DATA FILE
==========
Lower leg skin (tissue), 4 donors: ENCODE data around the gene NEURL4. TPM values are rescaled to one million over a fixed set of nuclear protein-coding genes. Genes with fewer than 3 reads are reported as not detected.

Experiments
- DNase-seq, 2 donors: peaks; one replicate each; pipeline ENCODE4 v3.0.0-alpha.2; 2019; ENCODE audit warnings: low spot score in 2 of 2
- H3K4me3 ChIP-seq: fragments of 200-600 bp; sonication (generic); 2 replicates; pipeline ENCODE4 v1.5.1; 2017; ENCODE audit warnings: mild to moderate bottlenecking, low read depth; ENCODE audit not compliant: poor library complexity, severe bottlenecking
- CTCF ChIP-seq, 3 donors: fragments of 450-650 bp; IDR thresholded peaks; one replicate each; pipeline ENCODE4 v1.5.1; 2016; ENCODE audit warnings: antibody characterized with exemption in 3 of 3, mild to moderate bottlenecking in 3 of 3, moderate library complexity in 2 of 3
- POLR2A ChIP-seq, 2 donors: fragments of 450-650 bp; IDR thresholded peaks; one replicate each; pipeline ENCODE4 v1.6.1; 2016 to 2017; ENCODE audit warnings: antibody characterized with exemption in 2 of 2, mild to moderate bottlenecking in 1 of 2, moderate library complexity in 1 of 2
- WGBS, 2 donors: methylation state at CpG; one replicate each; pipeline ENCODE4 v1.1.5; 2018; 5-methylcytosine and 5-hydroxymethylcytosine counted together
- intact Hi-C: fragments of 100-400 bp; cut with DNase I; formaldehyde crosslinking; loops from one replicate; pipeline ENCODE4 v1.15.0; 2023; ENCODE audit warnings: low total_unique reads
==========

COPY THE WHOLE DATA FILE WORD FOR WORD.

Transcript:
Lower leg skin (tissue), 4 donors: ENCODE data around the gene NEURL4. TPM values are rescaled to one million over a fixed set of nuclear protein-coding genes. Genes with fewer than 3 reads are reported as not detected.

Experiments
- DNase-seq, 2 donors: peaks; one replicate each; pipeline ENCODE4 v3.0.0-alpha.2; 2019; ENCODE audit warnings: low spot score in 2 of 2
- H3K4me3 ChIP-seq: fragments of 200-600 bp; sonication (generic); 2 replicates; pipeline ENCODE4 v1.5.1; 2017; ENCODE audit warnings: mild to moderate bottlenecking, low read depth; ENCODE audit not compliant: poor library complexity, severe bottlenecking
- CTCF ChIP-seq, 3 donors: fragments of 450-650 bp; IDR thresholded peaks; one replicate each; pipeline ENCODE4 v1.5.1; 2016; ENCODE audit warnings: antibody characterized with exemption in 3 of 3, mild to moderate bottlenecking in 3 of 3, moderate library complexity in 2 of 3
- POLR2A ChIP-seq, 2 donors: fragments of 450-650 bp; IDR thresholded peaks; one replicate each; pipeline ENCODE4 v1.6.1; 2016 to 2017; ENCODE audit warnings: antibody characterized with exemption in 2 of 2, mild to moderate bottlenecking in 1 of 2, moderate library complexity in 1 of 2
- WGBS, 2 donors: methylation state at CpG; one replicate each; pipeline ENCODE4 v1.1.5; 2018; 5-methylcytosine and 5-hydroxymethylcytosine counted together
- intact Hi-C: fragments of 100-400 bp; cut with DNase I; formaldehyde crosslinking; loops from one replicate; pipeline ENCODE4 v1.15.0; 2023; ENCODE audit warnings: low total_unique reads